This is a guest post from Nicole Brinkley. Nicole has short hair and a love of dragons. The rest changes without notice. She is an independent bookseller and the founder of YA Interrobang. Follow her on Twitter @nebrinkley.
Over the past few weeks, I’ve discovered that I’m the kind of person who likes to break down narrative structures and pick apart what I think works and doesn’t work. I do this for nearly everything I read and watch and listen to. (Don’t ask me about how I think professional wrestling and comic book narratives are exactly the same, or you’ll be in for an hour-long ramble.) So when I finished V.E. Schwab’s A Gathering of Shadows, I did what I do best: tried to tear it apart and see why I really loved it so much.
Look, it’s no secret that I love Schwab’s writing. I’ve gushed about A Darker Shade of Magic to everybody I come in contact with, be it on Twitter or when they walk in my bookstore. I’ve shoved her books onto my favorites shelf in my library of a bedroom, the “I will buy you a copy of your own if you want to read one of these, they’re that good” shelf. (Her upcoming YA novel This Savage Song, though radically different from her Shades of Magic series, is just as fantastic, and the way she flips between her narrator’s voices is one of the best I’ve seen in a long time.) But A Gathering of Shadows was the second book in the series. I fully expected it to suffer Second Book Syndrome.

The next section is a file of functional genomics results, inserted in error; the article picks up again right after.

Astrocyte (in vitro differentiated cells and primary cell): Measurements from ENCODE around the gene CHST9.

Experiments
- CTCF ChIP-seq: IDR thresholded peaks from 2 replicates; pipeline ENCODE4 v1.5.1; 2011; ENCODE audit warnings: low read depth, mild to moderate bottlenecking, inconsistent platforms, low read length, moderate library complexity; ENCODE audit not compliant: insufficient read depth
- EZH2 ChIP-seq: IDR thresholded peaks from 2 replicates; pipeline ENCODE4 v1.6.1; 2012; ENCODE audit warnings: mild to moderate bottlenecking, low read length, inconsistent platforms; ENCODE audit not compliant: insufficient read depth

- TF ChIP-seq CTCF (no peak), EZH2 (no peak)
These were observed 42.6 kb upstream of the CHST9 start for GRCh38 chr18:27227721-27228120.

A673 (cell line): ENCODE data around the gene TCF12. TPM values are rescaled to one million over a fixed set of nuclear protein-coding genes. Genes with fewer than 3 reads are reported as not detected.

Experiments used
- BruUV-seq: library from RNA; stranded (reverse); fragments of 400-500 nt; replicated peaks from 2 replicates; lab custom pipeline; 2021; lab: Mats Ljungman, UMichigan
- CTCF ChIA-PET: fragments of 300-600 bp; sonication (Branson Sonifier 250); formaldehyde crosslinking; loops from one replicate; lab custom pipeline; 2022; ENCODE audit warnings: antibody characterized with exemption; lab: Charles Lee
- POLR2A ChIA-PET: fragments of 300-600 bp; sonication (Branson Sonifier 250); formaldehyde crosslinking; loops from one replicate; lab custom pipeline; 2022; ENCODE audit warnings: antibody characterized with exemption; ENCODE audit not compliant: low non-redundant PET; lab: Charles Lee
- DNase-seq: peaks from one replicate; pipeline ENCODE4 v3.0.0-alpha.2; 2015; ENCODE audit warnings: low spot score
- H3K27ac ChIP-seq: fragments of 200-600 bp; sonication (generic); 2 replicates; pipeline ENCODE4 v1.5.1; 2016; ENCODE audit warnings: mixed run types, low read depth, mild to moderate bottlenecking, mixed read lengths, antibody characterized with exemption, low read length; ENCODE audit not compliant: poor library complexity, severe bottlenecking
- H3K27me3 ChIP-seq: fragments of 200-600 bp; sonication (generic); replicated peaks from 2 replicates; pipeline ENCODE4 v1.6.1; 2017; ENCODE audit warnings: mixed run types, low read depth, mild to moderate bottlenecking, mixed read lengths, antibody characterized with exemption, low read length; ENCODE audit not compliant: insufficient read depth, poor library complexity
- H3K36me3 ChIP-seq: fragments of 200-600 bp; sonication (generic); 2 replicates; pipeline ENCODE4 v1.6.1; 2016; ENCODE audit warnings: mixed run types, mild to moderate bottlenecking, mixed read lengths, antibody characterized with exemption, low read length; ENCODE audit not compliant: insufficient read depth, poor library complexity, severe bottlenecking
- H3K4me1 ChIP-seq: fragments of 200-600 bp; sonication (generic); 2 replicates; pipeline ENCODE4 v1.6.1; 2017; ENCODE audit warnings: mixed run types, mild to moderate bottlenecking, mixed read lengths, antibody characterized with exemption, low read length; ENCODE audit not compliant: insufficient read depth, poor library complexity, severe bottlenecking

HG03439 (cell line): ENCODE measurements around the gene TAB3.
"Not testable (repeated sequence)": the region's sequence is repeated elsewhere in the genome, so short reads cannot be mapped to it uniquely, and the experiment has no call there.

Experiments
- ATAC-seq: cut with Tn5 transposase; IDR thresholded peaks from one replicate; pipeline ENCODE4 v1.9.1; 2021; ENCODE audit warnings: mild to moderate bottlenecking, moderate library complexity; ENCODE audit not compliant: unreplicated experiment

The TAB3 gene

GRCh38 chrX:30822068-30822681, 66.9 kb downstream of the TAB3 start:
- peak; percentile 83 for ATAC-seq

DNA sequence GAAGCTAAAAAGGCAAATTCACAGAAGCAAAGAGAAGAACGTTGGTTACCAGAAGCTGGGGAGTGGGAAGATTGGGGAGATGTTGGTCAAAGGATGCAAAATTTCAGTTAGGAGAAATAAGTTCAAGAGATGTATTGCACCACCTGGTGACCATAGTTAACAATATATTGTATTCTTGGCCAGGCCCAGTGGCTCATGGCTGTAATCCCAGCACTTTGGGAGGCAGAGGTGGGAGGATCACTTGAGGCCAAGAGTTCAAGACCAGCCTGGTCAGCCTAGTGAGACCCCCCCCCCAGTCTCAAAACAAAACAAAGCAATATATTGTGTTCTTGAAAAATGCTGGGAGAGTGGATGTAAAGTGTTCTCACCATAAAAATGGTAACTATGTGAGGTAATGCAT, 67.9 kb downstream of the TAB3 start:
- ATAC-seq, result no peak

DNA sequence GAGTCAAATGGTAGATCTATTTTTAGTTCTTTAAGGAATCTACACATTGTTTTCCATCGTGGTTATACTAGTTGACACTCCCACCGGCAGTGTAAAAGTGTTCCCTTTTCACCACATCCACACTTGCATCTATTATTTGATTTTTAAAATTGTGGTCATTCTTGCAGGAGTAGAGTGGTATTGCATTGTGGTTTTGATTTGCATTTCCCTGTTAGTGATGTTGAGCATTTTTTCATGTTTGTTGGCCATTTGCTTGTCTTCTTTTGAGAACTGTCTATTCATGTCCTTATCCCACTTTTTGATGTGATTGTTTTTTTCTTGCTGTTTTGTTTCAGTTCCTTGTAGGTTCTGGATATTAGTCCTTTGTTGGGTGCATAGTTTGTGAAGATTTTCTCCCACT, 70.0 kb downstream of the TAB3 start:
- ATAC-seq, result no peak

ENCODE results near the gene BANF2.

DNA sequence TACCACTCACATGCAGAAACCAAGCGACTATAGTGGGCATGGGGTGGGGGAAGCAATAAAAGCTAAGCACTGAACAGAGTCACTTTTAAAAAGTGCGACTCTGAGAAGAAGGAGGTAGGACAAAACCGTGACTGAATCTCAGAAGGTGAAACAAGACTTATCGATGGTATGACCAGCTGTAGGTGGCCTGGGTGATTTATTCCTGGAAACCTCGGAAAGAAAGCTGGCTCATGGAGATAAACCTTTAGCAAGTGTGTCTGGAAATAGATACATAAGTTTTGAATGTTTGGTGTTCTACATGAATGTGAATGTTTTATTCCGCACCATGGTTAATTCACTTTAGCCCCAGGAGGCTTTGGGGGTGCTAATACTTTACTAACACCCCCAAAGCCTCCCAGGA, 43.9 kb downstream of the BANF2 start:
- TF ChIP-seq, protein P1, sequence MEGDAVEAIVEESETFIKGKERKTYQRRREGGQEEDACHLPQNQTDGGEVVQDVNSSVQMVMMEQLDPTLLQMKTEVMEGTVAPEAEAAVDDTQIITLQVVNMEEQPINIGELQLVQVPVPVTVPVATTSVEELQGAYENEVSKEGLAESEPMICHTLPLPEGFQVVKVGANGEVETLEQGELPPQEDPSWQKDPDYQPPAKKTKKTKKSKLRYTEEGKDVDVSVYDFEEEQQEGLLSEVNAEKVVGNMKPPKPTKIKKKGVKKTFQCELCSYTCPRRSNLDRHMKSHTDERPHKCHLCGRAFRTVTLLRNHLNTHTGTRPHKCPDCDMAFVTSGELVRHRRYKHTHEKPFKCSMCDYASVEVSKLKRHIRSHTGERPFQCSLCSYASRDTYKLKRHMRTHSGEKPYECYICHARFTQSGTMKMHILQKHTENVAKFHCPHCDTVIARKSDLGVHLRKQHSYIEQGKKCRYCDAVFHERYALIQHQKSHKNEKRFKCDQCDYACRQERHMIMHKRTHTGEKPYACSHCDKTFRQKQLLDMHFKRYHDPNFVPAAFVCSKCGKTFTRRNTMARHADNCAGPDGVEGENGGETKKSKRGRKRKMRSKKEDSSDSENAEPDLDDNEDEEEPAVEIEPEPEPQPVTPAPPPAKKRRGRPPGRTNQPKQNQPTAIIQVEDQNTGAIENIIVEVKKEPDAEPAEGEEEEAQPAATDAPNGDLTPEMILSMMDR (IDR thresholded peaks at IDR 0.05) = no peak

Instead, I tore through it and found myself bouncing with joy at the end.
But why? Even Leigh Bardugo’s Siege and Storm – one of the few second books that fail to suffer Second Book Syndrome, and which I adore and still refer to as the best of the Grisha trilogy – didn’t leave me bouncing in my seat. What made A Gathering of Shadows so different?
Then I realized: I knew who the hero was. And it wasn’t who I expected. And I loved it.
Everybody who reads this site is probably intimately familiar with the hero’s journey, but for the sake of my sanity, we’ll break it down into its main arcs: hero leaves home at the suggestion of or with the help of a mentor.
The hero crosses into this new world and begins some sort of quest.
The hero realizes they must learn to master whatever power they’ve been gifted.
The hero “seizes the sword,” so to speak, and rises to whatever challenges face them when they’re least expecting it.
Our hero in Schwab’s Shades of Magic trilogy is not Kell.
Our hero is Lila.